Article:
In the French arm of Air France-KLM, US plans to cut more than 500 jobs as the airline Indonesia is in a coronavirus crisis.
Air France, Europe’s second-largest airline, will cut 6,560 workers, including regional French carrier Hop! 1,020 lose jobs, On Friday, the company said.
The company said in a statement: “Recovery seems to be slowing down due to the uncertainty surrounding the Kovid-19.”
The cut will be held within the next three years.
The team cited the lifting of travel bans and changes in customer demand as a cause for concern in the future.
- EasyJet plans to close bases and lay off staff
- German airline Lufthansa plans to cut 22,000 jobs
At the height of the epidemic, earnings have dropped by 95% and Air France is losing 15 15 million (13 13.5 million) per day.
Air France does not expect activity to return to pre-epidemic levels before 2024.
The group’s flagship airline expects to cut more than 10,000,000 of its current 41,000 employees by 2022.
“Natural departures” such as retirees and workers who leave their own contracts are expected to receive about half of the reductions at Air France.
Its sister airline hop! 1,020 jobs will be cut in the next three years. It currently employs more than 2,000 people.
The agency said: “Air France and Hop! Are working together with the unions to implement a plan that prioritizes voluntary exits, early retirement arrangements and professional and geographical mobility.”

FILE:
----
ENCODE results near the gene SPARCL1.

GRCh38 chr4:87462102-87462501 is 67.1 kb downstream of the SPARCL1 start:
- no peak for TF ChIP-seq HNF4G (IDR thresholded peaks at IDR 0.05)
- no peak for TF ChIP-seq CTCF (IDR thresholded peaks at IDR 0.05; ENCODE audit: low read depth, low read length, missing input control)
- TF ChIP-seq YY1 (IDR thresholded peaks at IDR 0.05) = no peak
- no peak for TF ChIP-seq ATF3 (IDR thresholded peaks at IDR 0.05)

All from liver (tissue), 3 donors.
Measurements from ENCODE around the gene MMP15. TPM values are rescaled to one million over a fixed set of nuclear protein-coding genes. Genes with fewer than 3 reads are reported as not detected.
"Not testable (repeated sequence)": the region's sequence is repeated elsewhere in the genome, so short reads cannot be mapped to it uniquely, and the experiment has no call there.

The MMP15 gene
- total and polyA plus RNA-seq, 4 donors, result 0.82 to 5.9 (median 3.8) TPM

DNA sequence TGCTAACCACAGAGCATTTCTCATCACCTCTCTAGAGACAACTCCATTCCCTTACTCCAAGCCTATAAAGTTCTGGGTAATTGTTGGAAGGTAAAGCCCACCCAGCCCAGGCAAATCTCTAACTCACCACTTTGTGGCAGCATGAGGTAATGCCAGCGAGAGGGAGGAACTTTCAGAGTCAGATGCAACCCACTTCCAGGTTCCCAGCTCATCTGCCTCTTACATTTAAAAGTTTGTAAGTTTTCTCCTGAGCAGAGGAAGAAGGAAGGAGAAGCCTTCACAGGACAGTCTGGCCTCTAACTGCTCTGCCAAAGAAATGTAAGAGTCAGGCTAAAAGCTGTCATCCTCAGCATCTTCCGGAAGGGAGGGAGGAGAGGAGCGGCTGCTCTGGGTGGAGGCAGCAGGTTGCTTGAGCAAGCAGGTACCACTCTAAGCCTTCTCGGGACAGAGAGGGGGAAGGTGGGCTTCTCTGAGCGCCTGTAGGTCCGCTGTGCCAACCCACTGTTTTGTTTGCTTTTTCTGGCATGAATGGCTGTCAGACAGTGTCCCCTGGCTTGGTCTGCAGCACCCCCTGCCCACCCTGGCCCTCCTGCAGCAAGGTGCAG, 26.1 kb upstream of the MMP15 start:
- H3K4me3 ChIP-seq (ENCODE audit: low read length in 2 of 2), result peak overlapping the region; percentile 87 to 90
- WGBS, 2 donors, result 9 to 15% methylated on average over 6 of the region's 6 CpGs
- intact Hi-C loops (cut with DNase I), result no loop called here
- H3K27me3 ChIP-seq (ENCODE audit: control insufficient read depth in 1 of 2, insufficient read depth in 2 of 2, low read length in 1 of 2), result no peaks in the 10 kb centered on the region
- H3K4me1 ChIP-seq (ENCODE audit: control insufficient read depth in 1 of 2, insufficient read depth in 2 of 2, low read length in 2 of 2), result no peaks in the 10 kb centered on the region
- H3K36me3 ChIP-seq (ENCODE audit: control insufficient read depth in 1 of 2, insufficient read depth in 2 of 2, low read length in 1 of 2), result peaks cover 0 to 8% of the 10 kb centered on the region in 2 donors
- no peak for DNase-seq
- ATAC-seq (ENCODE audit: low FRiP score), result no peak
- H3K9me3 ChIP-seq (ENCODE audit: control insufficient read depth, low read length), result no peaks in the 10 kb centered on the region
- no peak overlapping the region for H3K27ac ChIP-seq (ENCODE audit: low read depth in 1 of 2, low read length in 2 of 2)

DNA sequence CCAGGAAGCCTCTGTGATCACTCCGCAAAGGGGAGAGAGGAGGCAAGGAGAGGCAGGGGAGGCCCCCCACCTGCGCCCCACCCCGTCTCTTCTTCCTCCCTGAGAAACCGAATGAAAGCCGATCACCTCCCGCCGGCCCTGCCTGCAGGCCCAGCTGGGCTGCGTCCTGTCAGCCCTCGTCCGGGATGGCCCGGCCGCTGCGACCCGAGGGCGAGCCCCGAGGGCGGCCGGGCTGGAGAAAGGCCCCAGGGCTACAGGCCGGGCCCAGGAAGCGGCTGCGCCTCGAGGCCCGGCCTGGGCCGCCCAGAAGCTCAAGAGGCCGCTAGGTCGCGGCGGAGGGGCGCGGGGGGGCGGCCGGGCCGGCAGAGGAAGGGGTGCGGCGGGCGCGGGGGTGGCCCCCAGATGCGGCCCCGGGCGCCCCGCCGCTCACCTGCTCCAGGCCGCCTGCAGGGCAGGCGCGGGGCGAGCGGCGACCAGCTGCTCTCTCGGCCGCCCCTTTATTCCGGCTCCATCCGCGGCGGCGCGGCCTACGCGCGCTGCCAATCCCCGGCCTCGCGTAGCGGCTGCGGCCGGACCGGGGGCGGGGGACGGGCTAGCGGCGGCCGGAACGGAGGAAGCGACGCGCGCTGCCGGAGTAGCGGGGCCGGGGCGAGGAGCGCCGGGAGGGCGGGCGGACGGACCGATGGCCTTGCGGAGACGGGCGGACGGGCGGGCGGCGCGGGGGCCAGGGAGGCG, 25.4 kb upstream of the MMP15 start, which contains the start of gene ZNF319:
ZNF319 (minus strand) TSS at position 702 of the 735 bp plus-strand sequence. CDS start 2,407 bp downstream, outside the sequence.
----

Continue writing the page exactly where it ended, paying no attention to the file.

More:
Air France further said that a larger “restructuring plan” for the Air France-KLM group would be presented at the end of July on Thursday.
Union members and workers staged protests on Friday at several sites across France, including outside the agency’s office near Raসিl-Charles de Gaulle airport.
The French government has pledged billions of euros to support Air France-KLM and the larger aviation industry as demand for crashes has crashed as a result of coronavirus-related lockdown measures.
Air France’s aircraft were the carriers of canceling several domestic flights to reduce carbon emissions.
Other airlines have been forced to take similar action in anticipation of long, slow-moving demand levels in the past.
EasyJet had previously said it could reduce staff numbers to a third due to the coronavirus epidemic.
In June, Lufthansa said it planned to cut 22,000 jobs, and British Airways said in April that it could cut 12,000 jobs from its 42,000-strong workforce.